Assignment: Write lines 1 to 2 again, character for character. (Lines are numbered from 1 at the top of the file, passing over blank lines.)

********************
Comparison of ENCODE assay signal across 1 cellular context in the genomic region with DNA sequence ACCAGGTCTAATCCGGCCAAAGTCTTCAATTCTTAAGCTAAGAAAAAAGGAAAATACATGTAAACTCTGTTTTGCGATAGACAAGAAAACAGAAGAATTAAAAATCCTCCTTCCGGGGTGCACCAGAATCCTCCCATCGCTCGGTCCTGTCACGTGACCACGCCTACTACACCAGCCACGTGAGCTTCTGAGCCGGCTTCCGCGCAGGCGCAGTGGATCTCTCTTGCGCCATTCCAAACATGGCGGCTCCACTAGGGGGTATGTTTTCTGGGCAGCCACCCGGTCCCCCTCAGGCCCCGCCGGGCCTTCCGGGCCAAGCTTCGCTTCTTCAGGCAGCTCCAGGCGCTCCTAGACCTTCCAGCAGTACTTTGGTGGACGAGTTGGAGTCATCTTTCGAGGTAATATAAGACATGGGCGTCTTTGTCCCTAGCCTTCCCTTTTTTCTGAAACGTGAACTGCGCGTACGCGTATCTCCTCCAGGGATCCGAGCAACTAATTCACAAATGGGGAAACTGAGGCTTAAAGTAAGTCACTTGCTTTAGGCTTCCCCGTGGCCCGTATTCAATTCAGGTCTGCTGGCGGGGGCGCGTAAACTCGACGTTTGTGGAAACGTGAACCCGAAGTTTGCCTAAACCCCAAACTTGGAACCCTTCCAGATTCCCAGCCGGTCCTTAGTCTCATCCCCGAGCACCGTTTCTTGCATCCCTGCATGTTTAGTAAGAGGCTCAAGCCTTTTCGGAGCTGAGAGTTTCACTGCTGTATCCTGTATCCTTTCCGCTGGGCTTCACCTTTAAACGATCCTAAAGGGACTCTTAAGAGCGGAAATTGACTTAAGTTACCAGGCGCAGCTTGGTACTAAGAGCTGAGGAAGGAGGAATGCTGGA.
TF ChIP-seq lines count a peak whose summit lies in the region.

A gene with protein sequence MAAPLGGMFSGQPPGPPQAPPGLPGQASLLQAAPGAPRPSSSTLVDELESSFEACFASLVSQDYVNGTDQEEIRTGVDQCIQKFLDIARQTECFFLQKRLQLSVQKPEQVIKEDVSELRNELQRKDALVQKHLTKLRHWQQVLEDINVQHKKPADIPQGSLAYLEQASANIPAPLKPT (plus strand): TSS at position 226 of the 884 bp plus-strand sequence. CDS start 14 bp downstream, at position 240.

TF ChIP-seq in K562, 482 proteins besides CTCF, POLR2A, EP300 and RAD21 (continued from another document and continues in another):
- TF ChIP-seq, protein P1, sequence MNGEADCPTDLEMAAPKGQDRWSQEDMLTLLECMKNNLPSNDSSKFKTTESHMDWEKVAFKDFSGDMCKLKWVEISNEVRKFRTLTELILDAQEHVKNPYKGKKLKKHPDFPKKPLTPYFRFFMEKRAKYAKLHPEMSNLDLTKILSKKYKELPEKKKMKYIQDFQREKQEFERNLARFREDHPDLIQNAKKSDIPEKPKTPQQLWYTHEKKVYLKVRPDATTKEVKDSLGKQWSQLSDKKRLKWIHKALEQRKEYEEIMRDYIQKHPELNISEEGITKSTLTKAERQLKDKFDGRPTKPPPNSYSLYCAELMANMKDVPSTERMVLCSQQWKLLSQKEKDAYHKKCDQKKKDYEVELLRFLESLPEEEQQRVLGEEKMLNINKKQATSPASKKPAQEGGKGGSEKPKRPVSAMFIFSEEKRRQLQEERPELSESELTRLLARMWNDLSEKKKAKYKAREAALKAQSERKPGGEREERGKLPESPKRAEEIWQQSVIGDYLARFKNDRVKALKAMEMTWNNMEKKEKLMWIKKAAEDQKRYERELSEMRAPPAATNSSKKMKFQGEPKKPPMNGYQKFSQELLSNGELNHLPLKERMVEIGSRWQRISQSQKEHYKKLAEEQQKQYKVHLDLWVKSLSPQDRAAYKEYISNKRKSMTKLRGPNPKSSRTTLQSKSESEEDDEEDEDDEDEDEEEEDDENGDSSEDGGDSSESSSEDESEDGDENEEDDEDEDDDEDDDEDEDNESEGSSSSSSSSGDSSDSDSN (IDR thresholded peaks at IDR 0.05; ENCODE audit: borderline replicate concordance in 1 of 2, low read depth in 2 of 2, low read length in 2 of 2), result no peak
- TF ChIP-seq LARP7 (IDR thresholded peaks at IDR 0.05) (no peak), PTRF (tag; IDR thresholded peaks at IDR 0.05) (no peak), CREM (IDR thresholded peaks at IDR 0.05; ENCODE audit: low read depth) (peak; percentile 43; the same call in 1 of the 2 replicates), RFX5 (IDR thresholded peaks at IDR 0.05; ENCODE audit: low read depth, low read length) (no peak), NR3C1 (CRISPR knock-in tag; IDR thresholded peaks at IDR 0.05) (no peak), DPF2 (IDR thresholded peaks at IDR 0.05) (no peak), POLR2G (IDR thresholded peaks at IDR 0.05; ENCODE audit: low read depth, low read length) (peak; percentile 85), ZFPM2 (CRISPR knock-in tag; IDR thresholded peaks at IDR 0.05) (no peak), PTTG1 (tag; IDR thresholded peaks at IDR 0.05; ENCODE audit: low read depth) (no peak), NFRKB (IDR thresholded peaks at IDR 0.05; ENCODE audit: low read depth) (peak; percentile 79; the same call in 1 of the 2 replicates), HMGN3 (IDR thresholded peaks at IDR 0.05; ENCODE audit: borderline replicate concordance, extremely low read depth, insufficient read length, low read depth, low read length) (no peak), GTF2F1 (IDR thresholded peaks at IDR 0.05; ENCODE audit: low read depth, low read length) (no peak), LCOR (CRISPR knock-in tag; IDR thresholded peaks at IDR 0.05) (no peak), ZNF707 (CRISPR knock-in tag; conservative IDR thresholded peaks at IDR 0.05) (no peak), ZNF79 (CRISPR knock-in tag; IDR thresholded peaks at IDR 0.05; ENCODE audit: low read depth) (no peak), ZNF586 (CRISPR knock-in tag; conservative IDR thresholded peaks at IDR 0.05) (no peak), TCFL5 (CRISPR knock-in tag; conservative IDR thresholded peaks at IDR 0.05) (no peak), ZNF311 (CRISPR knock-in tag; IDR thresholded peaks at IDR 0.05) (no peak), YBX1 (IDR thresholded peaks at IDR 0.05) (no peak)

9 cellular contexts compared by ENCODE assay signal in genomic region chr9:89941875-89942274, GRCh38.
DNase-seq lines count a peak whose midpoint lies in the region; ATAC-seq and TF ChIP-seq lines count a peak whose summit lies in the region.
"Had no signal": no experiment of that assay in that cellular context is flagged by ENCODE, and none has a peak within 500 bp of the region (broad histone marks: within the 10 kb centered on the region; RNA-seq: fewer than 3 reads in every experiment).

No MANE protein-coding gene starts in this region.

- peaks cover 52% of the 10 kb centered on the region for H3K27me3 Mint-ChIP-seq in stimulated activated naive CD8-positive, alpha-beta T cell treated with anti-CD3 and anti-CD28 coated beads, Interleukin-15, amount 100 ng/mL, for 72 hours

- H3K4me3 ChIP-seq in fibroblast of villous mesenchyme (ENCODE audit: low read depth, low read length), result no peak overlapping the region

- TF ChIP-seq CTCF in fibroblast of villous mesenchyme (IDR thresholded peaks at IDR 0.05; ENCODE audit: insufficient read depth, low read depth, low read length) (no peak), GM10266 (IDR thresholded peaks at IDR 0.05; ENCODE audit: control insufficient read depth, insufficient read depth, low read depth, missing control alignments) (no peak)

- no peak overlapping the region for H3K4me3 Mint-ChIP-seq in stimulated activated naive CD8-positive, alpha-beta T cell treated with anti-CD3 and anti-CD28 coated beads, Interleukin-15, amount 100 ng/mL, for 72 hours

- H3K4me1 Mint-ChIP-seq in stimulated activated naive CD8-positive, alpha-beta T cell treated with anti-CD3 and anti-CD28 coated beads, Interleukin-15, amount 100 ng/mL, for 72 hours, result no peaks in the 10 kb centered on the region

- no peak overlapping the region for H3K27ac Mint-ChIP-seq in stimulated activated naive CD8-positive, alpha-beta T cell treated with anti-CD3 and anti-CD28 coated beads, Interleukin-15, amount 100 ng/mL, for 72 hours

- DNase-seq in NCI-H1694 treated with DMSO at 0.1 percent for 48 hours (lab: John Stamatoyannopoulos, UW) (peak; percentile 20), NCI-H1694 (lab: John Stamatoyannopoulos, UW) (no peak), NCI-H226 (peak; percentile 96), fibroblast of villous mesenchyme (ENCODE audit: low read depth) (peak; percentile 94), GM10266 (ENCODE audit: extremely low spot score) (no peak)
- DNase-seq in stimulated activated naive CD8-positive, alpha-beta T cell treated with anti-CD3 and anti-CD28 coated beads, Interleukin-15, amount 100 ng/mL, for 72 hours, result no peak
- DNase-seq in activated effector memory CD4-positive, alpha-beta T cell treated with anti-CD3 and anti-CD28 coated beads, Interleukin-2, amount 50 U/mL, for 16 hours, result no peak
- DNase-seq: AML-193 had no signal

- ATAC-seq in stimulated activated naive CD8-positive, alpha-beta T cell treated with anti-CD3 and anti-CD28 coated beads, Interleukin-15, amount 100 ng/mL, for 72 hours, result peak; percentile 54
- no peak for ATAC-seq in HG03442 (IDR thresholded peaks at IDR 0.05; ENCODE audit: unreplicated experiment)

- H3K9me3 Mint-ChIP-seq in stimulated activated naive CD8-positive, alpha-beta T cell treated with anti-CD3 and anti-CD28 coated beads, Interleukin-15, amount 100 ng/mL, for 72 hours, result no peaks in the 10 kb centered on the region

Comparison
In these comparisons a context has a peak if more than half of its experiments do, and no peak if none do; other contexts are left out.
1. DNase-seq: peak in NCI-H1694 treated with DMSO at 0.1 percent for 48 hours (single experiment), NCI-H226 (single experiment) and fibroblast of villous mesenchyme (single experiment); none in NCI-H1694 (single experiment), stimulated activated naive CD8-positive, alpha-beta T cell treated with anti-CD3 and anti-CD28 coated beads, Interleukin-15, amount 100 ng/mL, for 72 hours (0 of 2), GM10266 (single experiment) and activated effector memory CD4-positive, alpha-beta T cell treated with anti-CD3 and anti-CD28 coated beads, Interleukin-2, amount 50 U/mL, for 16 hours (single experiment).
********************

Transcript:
Comparison of ENCODE assay signal across 1 cellular context in the genomic region with DNA sequence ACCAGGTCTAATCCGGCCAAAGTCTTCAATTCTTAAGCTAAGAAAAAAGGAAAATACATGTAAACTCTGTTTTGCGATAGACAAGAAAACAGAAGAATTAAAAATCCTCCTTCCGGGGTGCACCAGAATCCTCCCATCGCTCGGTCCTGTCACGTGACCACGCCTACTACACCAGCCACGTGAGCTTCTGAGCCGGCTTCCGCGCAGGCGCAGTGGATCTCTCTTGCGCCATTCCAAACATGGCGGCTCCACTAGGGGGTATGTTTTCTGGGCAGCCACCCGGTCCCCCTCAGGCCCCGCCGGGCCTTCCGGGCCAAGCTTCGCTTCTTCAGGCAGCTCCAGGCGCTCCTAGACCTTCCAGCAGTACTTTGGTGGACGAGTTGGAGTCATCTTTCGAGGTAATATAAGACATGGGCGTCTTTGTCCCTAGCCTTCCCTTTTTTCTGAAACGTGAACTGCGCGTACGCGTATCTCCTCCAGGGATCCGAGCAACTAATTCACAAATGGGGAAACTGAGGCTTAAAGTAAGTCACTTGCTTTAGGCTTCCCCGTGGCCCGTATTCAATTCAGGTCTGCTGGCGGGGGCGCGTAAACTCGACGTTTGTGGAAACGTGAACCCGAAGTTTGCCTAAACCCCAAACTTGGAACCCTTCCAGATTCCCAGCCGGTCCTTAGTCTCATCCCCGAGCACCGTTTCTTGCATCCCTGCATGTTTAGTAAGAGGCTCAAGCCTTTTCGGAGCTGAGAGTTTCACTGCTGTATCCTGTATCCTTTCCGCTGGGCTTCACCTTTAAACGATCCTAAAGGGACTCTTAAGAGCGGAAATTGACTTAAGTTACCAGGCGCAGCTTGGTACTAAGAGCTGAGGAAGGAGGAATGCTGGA.
TF ChIP-seq lines count a peak whose summit lies in the region.